QUESTION: What is your contact with the ambassador here, Imad Moustapha?
MR. TONER: That’s a good question. I’m not aware of what recent contacts we’ve had with him. I can get more information for you.
QUESTION: A new subject?
MR. TONER: Sure.
QUESTION: Secretary Clinton, during her recent visit to Islamabad, handed a list of terrorists to them. Has Pakistan replied to that?
MR. TONER: I think I’d just say that the Secretary had very constructive meetings while she was in Pakistan, and there was broad agreement that our counterterrorism cooperation with Pakistan has yielded results in the past and that it’s in both our interests to work even more diligently in the future.
QUESTION: Is the name of (inaudible) Kashmiri in that list? If it is –
MR. TONER: I don’t know what list you’re referring to, so –
QUESTION: The Secretary – so you cannot even confirm that the list –
MR. TONER: I’m not going to confirm there’s some list, no.
QUESTION: Yesterday, the Secretary said that you were still trying to get President Saleh to step down from power. Could you talk about what your latest efforts are to get him out of power, now that he hasn’t signed the agreement and the GCC has abandoned its efforts?
MR. TONER: Sure.
QUESTION: And also, I mean, as the violence increases in Yemen, it’s growing increasingly like a civil war. What is your concern for U.S. personnel on the ground and --
MR. TONER: Well, I mean, the fact that we went to ordered departure – ordered departure, is that right? Yeah. – ordered departure, just a little over a week ago, I think, indicates that our level of concern is very high.
QUESTION: Is that ordered departure just for families and non-essentials or everybody?
MR. TONER: No, it – well, I mean, as you know this is – it’s ordered departure for embassy personnel. At the same time --
QUESTION: Oh, I thought it was just families.
MR. TONER: No, no. But then – and then we moved – we reduce our footprint, if you will, to essential, so-called essential personnel. But at the same time, we also advise any U.S. citizens there to leave, and we certainly – and then we ask anybody who’s intending to travel to Yemen to defer their travel.
You’re right. It’s a very concerning situation. Violence is persistent over the past week or so, ever since President Saleh once again backed away from the table and decided not to sign what we believe was a very valid GCC agreement that really would chart a way forward. In that time, our ambassador there has consistently been in touch with the Yemeni Government. And again, our efforts are trying to convince President Saleh that this agreement is the best way forward, it’s the way – it puts – it charts a path, if you will, for Yemen to move out of this period of crisis and to move towards a democratic transition.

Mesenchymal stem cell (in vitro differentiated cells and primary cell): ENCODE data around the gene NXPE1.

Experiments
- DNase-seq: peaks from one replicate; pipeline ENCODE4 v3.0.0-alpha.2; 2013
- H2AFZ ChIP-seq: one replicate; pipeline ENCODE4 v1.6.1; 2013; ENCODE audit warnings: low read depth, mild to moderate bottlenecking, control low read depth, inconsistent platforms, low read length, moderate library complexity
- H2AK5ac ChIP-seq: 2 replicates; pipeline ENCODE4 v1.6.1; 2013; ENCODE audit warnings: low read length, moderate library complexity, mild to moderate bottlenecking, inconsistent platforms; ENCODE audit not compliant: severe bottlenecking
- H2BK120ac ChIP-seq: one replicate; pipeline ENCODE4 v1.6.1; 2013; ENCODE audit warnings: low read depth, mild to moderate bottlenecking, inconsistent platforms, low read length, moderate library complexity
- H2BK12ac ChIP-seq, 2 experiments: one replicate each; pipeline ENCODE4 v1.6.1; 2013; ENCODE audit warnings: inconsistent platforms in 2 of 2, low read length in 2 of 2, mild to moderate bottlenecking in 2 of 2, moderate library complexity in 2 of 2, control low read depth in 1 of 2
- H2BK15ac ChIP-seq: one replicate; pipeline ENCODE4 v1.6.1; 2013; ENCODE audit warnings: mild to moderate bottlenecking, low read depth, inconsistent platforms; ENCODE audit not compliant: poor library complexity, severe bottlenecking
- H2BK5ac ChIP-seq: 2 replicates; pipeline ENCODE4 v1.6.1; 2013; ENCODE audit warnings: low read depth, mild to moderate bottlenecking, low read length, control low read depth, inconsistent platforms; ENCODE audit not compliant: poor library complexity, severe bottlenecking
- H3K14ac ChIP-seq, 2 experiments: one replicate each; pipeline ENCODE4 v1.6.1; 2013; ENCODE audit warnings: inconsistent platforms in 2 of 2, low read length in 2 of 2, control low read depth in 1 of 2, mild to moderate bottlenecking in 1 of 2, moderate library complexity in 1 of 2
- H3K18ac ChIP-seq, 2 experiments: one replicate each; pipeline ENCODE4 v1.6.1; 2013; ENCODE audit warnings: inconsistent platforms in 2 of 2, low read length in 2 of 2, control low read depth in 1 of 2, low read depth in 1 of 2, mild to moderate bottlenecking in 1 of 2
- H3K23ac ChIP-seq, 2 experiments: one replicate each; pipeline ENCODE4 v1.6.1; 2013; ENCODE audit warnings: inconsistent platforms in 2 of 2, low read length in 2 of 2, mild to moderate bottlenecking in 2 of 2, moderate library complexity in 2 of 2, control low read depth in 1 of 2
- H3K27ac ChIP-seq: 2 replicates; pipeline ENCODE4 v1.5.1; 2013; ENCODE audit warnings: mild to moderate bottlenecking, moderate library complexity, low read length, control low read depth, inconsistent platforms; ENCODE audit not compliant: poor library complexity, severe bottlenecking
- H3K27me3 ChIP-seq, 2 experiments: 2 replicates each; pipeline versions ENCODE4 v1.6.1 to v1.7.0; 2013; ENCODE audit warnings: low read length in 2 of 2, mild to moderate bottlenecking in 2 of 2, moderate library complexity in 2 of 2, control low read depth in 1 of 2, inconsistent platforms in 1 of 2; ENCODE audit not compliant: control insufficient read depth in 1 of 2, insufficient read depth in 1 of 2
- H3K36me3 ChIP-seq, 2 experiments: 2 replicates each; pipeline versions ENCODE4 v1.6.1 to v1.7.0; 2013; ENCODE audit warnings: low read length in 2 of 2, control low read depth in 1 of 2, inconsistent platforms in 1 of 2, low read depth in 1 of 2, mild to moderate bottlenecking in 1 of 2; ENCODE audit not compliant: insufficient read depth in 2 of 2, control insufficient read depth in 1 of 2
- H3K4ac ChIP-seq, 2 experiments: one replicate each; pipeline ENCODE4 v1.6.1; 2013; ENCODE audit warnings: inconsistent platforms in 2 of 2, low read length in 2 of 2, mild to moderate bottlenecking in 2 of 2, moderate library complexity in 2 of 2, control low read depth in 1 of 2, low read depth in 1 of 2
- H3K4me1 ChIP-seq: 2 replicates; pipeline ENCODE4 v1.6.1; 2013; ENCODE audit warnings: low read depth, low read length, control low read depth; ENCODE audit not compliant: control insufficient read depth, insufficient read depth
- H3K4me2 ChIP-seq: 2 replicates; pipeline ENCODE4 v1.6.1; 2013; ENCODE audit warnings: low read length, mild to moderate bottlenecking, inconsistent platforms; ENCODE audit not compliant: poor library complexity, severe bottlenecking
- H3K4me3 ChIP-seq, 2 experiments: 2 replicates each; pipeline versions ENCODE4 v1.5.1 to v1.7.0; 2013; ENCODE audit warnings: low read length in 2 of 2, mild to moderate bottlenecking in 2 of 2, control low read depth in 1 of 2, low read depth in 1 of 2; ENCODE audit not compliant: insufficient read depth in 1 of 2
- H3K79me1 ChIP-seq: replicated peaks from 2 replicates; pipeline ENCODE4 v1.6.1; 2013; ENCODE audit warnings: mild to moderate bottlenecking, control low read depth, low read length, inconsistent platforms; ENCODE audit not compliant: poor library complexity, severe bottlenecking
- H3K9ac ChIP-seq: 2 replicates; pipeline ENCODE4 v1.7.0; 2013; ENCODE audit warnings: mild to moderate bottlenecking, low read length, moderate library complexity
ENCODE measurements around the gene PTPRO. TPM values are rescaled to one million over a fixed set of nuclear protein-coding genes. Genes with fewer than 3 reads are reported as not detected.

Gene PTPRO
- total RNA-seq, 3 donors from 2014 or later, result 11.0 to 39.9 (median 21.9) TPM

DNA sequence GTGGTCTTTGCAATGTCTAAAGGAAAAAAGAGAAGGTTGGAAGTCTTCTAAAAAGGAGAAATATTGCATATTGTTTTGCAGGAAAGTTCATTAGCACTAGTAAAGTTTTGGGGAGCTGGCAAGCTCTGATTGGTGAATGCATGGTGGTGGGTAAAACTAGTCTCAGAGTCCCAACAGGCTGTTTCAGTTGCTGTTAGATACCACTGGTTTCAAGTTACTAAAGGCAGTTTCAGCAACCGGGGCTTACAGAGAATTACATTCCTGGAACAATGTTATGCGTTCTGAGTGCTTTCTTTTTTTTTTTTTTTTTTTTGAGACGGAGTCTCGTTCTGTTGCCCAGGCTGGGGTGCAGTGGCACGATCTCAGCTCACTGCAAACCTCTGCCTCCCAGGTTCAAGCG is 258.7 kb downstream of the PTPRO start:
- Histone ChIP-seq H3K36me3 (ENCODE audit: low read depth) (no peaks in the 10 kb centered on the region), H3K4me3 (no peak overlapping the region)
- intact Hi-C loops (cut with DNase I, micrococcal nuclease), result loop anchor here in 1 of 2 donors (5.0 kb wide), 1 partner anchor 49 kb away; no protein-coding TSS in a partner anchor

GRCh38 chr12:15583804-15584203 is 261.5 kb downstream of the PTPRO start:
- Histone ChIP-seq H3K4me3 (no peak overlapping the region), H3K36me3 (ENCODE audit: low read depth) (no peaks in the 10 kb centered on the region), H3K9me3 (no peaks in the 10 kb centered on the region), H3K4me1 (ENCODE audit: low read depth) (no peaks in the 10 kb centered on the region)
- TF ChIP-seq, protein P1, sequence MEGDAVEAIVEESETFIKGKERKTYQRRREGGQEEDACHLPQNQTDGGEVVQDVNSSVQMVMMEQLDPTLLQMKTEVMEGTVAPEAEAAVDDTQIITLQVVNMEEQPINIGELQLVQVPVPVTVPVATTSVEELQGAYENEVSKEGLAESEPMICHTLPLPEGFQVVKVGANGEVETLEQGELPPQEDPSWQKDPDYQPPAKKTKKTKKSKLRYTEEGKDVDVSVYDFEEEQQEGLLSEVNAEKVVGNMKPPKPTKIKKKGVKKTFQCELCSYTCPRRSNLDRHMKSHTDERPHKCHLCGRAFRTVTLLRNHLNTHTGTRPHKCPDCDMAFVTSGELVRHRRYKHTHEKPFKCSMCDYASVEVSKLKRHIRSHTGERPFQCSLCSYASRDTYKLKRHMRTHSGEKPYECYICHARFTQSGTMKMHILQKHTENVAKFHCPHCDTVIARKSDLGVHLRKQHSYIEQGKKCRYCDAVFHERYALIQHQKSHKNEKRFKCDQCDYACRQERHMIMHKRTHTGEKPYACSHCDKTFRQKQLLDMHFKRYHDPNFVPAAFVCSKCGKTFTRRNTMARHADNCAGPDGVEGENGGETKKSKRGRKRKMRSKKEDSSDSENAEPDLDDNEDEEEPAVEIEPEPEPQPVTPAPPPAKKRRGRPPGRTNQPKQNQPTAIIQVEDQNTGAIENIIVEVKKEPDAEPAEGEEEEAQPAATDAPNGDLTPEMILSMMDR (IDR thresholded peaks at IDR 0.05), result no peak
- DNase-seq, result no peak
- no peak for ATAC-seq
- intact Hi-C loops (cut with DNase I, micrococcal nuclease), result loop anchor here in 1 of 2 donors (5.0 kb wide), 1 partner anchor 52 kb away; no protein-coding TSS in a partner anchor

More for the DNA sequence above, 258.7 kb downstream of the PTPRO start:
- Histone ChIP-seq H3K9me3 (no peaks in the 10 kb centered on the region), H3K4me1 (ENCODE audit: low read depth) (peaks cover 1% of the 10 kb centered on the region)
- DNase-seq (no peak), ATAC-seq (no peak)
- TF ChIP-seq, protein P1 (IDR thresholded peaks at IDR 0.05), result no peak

QUESTION: Are there any – are you considering any punitive measures against the government if he does not do that? Considering you have so much crucial cooperation with them, I would think it’s pretty dicey.
MR. TONER: Well, yes, although we’ve said that our counterterrorism, which I think is what you’re referring to – our counterterrorism cooperation with Yemen doesn’t – isn’t hinged on one particular individual. It goes beyond that. I think we’re looking at a variety of options, but to this – at this point, we still are convinced that the GCC proposal is a good one and that he should sign it.
QUESTION: Well, but I mean, why are the two mutually exclusive? I mean, you think it’s a good proposal, and he should sign it, but he’s not. So what are the consequences for him not doing so?
MR. TONER: Well, I – you’re right in the sense that I think as this wears on, we need to look at ways to convince him. But at this point, we continue to work closely with the Yemeni Government in trying to urge that he sign it. He has committed to signing this agreement, and again, we urge him to sign it.
MR. TONER: I’m sorry, what? The Hamas --
QUESTION: Do you have – Hamas and Fatah, the negotiation in Turkey?
MR. TONER: No. I haven’t heard updates on that, but our position’s been clear about the reconciliation.
QUESTION: Do you have any expectations about this (inaudible)?
MR. TONER: Our expectations are that if Hamas wants to play a meaningful role in the political process, they need to abide by the Quartet principles.